Technology adoption in Norway : organizational assimilation of big data
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- Master Thesis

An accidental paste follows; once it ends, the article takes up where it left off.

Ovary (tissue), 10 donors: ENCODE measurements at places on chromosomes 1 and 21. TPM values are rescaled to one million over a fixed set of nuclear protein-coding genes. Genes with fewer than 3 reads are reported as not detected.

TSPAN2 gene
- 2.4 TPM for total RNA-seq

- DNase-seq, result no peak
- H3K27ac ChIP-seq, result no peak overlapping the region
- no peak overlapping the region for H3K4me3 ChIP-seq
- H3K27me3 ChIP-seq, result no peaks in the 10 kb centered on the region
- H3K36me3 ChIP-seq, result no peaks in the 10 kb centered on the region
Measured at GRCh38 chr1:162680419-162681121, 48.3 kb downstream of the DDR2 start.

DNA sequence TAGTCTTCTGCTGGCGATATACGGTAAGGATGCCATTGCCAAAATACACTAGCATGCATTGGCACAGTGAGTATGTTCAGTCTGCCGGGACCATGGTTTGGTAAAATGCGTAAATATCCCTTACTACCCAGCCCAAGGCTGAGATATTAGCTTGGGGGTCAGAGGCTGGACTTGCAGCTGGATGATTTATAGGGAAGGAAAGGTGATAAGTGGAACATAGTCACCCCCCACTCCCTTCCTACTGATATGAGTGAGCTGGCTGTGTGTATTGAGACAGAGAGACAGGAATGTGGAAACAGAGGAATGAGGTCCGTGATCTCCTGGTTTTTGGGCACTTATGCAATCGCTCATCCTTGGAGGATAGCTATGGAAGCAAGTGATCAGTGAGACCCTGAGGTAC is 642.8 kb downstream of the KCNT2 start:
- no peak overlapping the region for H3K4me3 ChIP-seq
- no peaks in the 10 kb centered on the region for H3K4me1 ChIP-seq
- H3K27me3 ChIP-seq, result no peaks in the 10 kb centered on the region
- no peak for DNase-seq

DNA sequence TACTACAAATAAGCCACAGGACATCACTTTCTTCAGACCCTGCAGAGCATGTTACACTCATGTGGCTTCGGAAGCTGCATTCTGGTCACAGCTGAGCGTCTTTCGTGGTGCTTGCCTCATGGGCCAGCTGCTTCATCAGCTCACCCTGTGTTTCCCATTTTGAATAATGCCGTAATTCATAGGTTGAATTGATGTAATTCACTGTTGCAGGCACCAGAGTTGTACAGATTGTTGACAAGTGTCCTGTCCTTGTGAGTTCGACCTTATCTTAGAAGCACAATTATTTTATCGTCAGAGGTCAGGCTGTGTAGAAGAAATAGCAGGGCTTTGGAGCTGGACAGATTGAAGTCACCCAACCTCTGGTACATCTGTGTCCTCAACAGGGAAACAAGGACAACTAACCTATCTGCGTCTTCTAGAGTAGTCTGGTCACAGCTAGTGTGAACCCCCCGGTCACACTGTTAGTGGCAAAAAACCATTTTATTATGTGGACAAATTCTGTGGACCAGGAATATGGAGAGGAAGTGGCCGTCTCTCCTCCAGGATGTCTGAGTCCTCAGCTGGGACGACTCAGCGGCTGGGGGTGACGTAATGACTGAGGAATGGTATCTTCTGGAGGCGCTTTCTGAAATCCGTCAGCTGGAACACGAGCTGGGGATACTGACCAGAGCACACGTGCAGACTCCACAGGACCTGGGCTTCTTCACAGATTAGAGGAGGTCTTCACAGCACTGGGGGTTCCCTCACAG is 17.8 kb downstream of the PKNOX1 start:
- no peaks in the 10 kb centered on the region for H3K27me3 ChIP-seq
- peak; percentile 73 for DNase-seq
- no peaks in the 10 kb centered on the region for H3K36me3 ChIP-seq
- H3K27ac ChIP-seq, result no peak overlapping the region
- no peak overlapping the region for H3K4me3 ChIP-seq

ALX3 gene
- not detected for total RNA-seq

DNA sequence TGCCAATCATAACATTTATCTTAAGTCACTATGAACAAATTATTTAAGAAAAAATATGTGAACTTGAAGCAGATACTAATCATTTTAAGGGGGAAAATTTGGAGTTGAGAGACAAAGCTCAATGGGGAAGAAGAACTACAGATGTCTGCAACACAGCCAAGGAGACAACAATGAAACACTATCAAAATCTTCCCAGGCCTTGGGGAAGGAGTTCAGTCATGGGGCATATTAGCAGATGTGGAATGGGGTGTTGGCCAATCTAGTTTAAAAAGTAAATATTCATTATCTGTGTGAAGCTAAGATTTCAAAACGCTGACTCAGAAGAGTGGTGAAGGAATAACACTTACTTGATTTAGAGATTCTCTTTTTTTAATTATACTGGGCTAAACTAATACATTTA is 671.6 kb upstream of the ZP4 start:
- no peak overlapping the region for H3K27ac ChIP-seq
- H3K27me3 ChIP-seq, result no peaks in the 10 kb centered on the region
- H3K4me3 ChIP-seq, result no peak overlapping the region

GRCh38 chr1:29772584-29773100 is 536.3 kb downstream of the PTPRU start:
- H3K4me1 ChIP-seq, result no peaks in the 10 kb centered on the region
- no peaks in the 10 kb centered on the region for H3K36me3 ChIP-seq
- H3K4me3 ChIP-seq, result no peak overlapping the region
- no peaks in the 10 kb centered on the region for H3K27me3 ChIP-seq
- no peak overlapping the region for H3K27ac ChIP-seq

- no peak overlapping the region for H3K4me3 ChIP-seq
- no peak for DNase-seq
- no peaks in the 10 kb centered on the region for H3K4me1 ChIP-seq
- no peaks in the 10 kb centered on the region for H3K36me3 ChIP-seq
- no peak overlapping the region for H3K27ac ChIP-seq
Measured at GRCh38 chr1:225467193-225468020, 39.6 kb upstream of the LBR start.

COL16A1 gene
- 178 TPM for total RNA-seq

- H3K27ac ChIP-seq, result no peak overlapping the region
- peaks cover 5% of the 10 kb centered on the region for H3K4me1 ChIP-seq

As data permeates and drives the digital evolution, the role of Big Data becomes increasingly essential. Big Data is making its presence known in almost every industry, and has the potential to not only transform the business world, but society at large. Given that companies in Norway are still in the early stages of making use of Big Data, studying factors affecting adoption of Big Data technology in Norway is critical and timely. Grounded in the Diffusion of Innovation (DOI) theory, Technology Acceptance Model (TAM), and Technology-Organization-Environment (TOE) framework, an integrative model is developed for studying factors affecting adoption of Big Data technology in three aggregated stages of assimilation; initiation, adoption-decision, and implementation. The model specifies three technological characteristics (relative advantage, complexity, and security), three intraorganizational factors (organizational size, top management support, and IT expertise), and three interorganizational factors (competitive pressure, external support, and privacy) as determinants of assimilation. The proposed model is tested using survey data collected from 336 executives in medium to large companies in Norway. Employing a multinomial logistic regression, this study finds that six predictor variables (relative advantage, complexity, security, top management support, IT expertise, and competitive pressure) are significant and can distinguish non-adopters and adopters in the assimilation stages. Of the six factors identified in the model, three (security, top management support, and competitive pressure) are found to play a vital role in all stages of Big Data assimilation, while two factors (complexity and IT expertise) are critical to the implementation and routinization of Big Data technology. The results indicate that the model is suited for studying organizational adoption of Big Data technology. Moreover, given the scarcity of research into determinants of adoption in the Big Data literature, the research model offers a suitable point of departure for future studies on Big Data adoption. Finally, the findings have important implications for practitioners and researchers.